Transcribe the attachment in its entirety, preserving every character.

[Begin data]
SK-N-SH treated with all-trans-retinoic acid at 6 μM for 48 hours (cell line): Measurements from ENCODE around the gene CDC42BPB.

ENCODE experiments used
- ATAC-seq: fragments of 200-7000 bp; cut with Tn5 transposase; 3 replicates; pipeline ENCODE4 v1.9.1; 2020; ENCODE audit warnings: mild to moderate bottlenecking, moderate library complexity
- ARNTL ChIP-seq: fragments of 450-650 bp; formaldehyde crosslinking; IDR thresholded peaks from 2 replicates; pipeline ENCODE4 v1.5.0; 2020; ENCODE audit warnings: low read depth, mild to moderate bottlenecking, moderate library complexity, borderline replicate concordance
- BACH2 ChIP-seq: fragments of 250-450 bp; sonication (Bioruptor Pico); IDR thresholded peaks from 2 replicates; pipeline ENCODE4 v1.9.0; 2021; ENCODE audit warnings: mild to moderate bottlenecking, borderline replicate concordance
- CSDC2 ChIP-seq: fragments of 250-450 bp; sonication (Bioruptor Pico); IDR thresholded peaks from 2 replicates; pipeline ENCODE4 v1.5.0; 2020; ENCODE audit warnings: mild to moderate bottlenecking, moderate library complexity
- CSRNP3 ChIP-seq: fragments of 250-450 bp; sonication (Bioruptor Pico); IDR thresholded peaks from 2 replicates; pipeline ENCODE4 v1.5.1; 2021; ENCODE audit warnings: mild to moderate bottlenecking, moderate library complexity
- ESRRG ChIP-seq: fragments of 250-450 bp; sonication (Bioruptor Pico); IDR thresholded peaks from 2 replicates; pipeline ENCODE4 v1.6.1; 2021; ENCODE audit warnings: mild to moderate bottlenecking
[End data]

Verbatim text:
SK-N-SH treated with all-trans-retinoic acid at 6 μM for 48 hours (cell line): Measurements from ENCODE around the gene CDC42BPB.

ENCODE experiments used
- ATAC-seq: fragments of 200-7000 bp; cut with Tn5 transposase; 3 replicates; pipeline ENCODE4 v1.9.1; 2020; ENCODE audit warnings: mild to moderate bottlenecking, moderate library complexity
- ARNTL ChIP-seq: fragments of 450-650 bp; formaldehyde crosslinking; IDR thresholded peaks from 2 replicates; pipeline ENCODE4 v1.5.0; 2020; ENCODE audit warnings: low read depth, mild to moderate bottlenecking, moderate library complexity, borderline replicate concordance
- BACH2 ChIP-seq: fragments of 250-450 bp; sonication (Bioruptor Pico); IDR thresholded peaks from 2 replicates; pipeline ENCODE4 v1.9.0; 2021; ENCODE audit warnings: mild to moderate bottlenecking, borderline replicate concordance
- CSDC2 ChIP-seq: fragments of 250-450 bp; sonication (Bioruptor Pico); IDR thresholded peaks from 2 replicates; pipeline ENCODE4 v1.5.0; 2020; ENCODE audit warnings: mild to moderate bottlenecking, moderate library complexity
- CSRNP3 ChIP-seq: fragments of 250-450 bp; sonication (Bioruptor Pico); IDR thresholded peaks from 2 replicates; pipeline ENCODE4 v1.5.1; 2021; ENCODE audit warnings: mild to moderate bottlenecking, moderate library complexity
- ESRRG ChIP-seq: fragments of 250-450 bp; sonication (Bioruptor Pico); IDR thresholded peaks from 2 replicates; pipeline ENCODE4 v1.6.1; 2021; ENCODE audit warnings: mild to moderate bottlenecking